Natural rubber, Victorian mahogany display, 78 x 69 x 40 cm.
(In private collection, Norway)
The Invisible Hand is a rubber copy of the right hand of Leopold II, taken at night from the sculpture by Thomas Vinçotte made in 1926, located at the Regentlaan in Brussels, Belgium. The constructed mould was taken to a former rubber plantation in Kasai-Occidental in the Democratic Republic of Congo and filled up with natural rubber. The rubber hand was presented at the art fair Art Brussels, completing the problematic circle of colonial treasure hunting in relation to historical fetishisation.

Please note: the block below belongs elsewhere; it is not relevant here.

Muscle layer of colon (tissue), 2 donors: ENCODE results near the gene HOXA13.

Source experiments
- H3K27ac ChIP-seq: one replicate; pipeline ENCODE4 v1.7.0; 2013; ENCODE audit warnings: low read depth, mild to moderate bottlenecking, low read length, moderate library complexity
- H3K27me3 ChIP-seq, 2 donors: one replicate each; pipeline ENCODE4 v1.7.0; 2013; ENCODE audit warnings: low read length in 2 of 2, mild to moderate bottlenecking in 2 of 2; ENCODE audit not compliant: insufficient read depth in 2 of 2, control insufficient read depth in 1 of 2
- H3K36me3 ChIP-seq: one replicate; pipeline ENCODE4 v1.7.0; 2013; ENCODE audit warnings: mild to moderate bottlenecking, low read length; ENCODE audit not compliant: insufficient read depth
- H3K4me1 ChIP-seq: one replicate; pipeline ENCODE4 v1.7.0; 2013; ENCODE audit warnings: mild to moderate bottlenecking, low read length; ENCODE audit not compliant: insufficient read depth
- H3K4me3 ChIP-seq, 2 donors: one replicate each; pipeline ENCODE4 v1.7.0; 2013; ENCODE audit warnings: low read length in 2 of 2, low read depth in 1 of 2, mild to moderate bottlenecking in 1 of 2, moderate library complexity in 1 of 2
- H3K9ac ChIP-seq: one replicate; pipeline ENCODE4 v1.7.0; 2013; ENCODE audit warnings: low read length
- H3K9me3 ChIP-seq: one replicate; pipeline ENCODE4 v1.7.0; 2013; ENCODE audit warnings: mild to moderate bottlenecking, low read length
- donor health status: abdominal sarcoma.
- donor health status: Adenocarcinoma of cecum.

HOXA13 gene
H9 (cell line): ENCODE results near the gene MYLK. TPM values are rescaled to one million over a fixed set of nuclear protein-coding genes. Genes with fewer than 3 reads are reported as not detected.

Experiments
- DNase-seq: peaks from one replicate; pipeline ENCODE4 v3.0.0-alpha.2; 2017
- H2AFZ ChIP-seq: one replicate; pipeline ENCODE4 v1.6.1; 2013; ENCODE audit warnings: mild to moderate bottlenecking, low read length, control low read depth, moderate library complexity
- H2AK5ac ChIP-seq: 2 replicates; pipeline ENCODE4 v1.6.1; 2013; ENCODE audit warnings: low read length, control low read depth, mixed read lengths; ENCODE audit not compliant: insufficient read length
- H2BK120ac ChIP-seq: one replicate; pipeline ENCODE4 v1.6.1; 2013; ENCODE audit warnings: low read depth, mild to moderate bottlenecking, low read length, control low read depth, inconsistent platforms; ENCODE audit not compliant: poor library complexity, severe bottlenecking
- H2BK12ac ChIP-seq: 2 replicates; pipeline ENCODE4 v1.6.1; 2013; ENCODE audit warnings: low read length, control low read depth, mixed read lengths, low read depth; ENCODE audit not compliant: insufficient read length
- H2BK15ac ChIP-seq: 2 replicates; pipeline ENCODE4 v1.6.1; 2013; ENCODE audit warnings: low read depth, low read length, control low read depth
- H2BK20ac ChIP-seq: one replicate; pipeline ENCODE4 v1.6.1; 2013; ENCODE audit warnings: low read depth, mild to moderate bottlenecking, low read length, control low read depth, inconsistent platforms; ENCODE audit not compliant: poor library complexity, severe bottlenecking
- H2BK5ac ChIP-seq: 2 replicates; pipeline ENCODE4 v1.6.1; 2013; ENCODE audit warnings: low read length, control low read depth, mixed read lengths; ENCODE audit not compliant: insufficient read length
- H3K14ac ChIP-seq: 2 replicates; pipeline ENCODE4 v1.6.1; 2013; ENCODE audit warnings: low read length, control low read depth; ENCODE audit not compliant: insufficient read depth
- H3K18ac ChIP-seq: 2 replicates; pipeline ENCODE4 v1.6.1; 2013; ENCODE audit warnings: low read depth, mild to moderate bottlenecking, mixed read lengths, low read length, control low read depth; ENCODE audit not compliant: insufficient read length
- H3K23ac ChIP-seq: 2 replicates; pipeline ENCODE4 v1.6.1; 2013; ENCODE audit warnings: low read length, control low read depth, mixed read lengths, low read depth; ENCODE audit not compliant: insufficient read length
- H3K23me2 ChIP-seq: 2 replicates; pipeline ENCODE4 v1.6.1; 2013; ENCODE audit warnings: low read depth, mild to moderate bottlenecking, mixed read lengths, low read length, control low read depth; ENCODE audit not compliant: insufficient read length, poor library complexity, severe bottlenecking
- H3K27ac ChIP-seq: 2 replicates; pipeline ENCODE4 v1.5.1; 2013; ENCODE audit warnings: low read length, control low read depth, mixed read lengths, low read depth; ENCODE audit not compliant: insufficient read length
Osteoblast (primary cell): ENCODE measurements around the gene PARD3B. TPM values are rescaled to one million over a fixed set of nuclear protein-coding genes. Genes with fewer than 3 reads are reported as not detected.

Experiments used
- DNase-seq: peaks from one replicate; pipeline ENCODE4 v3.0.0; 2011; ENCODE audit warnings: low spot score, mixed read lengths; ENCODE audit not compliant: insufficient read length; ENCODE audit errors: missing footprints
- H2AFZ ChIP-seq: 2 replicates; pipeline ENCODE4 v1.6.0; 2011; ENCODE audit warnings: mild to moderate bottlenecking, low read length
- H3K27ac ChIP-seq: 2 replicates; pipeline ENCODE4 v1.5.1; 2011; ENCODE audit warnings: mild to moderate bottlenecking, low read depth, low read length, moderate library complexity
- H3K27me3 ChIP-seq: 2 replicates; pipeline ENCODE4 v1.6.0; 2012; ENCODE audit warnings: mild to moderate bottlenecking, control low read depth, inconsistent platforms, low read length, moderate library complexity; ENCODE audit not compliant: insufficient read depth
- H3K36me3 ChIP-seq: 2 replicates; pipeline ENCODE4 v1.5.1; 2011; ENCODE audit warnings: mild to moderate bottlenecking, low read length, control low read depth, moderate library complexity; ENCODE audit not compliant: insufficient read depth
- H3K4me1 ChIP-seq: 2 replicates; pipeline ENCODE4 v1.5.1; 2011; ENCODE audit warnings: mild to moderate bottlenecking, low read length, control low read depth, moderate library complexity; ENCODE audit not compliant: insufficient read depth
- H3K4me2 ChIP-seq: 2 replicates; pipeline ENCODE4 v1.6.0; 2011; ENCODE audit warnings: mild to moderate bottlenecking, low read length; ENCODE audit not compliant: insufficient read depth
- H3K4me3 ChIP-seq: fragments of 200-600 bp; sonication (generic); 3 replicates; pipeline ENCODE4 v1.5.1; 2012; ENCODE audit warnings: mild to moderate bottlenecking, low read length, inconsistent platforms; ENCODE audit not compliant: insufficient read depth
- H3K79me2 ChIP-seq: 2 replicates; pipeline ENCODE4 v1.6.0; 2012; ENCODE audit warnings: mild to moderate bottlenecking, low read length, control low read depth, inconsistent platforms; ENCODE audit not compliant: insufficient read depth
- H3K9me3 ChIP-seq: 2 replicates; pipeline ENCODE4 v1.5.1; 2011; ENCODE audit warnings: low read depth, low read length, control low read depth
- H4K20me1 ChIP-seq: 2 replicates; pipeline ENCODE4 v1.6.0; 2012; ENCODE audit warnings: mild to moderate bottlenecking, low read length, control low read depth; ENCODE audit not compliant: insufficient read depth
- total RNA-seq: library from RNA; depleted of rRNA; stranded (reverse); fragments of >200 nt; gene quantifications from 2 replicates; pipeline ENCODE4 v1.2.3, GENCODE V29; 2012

The Invisible Hand refers both to the theory of Adam Smith, who described in 1759 in The Theory of Moral Sentiments the self regulating effect of a market economy in which everyone strives for personal gain and profit, and as a result infuses the entire economy and creates a collective welfare. Leopold II used his so-called philanthropic International African Association (1877 – 1879) and later the Congo Free State (1885 –1908) to pillage the available natural resources. The ironic and macabre result is that by doing so, he indeed 'unwillingly' instigated a local economic growth, but at a high price. More than 10 million people are estimated to have died as a consequence of Leopolds 'Invisible Hand’.
At the other hand, The Invisible Hand points at the horrible custom of chopping of innumerable hands of enslaved people to ensure the demanded rubber quota.